That is the way to regulate the likes of whatsApp
Facebook is accountable for many sins of omission and commission, and whether buying WhatsApp to pre-empt competition is one of them is being determined by a judicial process in the US. Compared to these, WhatsApp’s decision to change its user agreement to make it clear that it will share some data with Facebook properties is a minor infraction.
Only the innocent fail to appreciate that when you get a service for free, you pay for it with your data. Google, for example, knows not only who you correspond with over mail and chat, but what your browsing habits are, where all you go, what your engagements are, as well. It targets its ads better, using this information, and makes more money.
Instead of crying about unilateral changes in the terms of service, what India needs to do is to put in place a reasonable law on protecting data. The European Union has the General Data Protection Regulation, which lays down clear-cut rules for protecting EU citizens’ data by any service provider.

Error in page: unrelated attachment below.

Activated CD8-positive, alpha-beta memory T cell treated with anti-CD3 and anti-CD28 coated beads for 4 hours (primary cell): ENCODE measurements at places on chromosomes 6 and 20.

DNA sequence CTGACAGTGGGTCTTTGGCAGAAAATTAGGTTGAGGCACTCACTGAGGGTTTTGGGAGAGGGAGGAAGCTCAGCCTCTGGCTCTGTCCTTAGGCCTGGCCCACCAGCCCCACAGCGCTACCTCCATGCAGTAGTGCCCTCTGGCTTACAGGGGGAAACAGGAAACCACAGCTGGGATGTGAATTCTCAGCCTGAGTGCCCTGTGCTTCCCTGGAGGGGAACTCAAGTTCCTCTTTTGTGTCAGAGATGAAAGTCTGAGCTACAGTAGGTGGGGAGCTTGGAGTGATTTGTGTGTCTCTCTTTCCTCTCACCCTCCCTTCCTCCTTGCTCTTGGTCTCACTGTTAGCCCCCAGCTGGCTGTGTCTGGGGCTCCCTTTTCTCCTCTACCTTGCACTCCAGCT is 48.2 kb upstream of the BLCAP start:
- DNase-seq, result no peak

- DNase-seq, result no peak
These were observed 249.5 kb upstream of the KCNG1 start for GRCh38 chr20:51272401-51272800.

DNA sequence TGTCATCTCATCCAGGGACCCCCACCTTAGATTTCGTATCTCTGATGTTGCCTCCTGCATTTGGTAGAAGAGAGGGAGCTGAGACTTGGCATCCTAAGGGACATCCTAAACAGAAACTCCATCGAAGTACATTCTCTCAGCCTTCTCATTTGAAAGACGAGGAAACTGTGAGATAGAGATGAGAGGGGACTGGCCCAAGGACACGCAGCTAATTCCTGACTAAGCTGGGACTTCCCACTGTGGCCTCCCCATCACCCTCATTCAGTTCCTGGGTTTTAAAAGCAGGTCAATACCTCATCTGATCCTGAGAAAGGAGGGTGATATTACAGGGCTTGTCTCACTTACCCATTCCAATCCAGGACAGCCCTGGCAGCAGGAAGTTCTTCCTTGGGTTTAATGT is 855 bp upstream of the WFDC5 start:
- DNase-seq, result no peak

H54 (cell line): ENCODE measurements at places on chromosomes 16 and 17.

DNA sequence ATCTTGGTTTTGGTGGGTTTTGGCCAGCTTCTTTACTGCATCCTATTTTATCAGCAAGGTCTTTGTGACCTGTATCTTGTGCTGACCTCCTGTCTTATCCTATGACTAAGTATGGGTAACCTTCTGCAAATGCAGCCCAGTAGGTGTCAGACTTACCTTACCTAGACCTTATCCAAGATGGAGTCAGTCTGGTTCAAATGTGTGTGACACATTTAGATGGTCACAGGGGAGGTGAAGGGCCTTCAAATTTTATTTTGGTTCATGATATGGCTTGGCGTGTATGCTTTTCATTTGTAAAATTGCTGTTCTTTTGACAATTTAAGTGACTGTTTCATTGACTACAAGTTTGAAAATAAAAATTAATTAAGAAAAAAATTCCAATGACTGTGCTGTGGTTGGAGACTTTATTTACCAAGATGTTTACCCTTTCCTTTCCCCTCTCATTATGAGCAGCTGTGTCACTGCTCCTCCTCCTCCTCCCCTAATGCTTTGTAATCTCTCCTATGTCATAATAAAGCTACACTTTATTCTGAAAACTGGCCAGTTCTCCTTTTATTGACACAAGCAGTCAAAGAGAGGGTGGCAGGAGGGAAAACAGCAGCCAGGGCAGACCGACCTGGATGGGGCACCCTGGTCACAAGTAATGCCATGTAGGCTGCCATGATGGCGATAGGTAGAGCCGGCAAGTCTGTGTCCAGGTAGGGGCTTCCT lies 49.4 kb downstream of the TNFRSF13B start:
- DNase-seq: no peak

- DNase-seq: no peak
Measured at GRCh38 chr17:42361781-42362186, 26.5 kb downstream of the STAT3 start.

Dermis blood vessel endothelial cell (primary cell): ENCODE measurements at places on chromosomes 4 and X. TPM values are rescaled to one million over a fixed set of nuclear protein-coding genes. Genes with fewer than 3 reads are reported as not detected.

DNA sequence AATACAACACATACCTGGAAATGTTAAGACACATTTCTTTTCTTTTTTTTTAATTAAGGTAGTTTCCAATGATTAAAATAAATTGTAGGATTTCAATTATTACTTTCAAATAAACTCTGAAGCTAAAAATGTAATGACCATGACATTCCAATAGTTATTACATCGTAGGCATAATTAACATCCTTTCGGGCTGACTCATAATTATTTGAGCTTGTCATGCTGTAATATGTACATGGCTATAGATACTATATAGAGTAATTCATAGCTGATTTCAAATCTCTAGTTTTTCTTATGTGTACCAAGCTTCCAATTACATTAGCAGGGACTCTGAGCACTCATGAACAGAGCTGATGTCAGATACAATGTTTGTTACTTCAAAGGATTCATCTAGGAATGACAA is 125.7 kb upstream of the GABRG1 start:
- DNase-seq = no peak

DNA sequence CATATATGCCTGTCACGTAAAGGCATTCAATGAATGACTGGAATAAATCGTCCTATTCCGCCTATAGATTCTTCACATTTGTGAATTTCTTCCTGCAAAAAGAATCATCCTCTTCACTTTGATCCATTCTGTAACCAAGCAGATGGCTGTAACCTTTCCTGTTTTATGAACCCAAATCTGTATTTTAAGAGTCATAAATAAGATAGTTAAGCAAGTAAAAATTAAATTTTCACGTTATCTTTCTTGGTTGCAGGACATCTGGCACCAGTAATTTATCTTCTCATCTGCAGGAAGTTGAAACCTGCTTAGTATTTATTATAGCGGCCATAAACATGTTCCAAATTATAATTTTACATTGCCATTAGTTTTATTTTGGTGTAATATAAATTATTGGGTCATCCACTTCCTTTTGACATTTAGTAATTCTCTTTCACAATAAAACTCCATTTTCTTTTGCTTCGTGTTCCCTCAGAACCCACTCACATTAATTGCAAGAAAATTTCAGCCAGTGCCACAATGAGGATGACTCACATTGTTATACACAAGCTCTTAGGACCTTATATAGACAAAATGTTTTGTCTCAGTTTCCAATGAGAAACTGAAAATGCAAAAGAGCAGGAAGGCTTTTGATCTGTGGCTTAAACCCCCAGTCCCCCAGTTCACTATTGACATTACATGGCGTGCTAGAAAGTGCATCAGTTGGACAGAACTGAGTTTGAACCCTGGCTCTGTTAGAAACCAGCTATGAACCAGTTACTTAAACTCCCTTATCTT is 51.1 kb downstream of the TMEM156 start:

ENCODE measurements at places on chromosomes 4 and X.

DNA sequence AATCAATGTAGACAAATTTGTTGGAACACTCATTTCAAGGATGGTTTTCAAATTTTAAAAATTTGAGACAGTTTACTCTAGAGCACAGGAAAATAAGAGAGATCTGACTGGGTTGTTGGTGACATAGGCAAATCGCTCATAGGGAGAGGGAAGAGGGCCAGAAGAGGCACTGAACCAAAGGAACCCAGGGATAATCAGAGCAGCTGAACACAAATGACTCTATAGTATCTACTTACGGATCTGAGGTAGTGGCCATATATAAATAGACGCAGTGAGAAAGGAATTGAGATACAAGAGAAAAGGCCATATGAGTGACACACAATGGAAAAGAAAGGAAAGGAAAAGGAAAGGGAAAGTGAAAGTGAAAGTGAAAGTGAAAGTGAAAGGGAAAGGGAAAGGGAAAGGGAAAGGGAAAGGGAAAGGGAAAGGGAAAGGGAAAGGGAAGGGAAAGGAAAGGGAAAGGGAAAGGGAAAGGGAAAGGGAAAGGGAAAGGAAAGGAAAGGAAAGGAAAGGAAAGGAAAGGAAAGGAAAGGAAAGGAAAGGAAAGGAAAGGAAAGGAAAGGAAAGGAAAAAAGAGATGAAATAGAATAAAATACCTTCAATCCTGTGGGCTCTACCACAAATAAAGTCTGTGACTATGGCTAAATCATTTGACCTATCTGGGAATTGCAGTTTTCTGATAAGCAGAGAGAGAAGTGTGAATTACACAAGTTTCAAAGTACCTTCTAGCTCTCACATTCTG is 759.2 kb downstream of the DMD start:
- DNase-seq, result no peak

In fact, WhatsApp is more rattled by mass defection of its users to rival Signal and Telegram messaging services than by legally unenforceable demands from the government. WhatsApp user groups are major sites of ideological indoctrination and this user base is confused whether to stay on or migrate, creating the uproar in social media.
As the recent publication of detailed WhatsApp messages of a celebrity journalist shows, data leaks happen not so much at the level of the messaging service as at the level of those that lay their hands on it. Yes, a data protection law is vital, but so is its rigorous enforcement beyond the realm of technology providers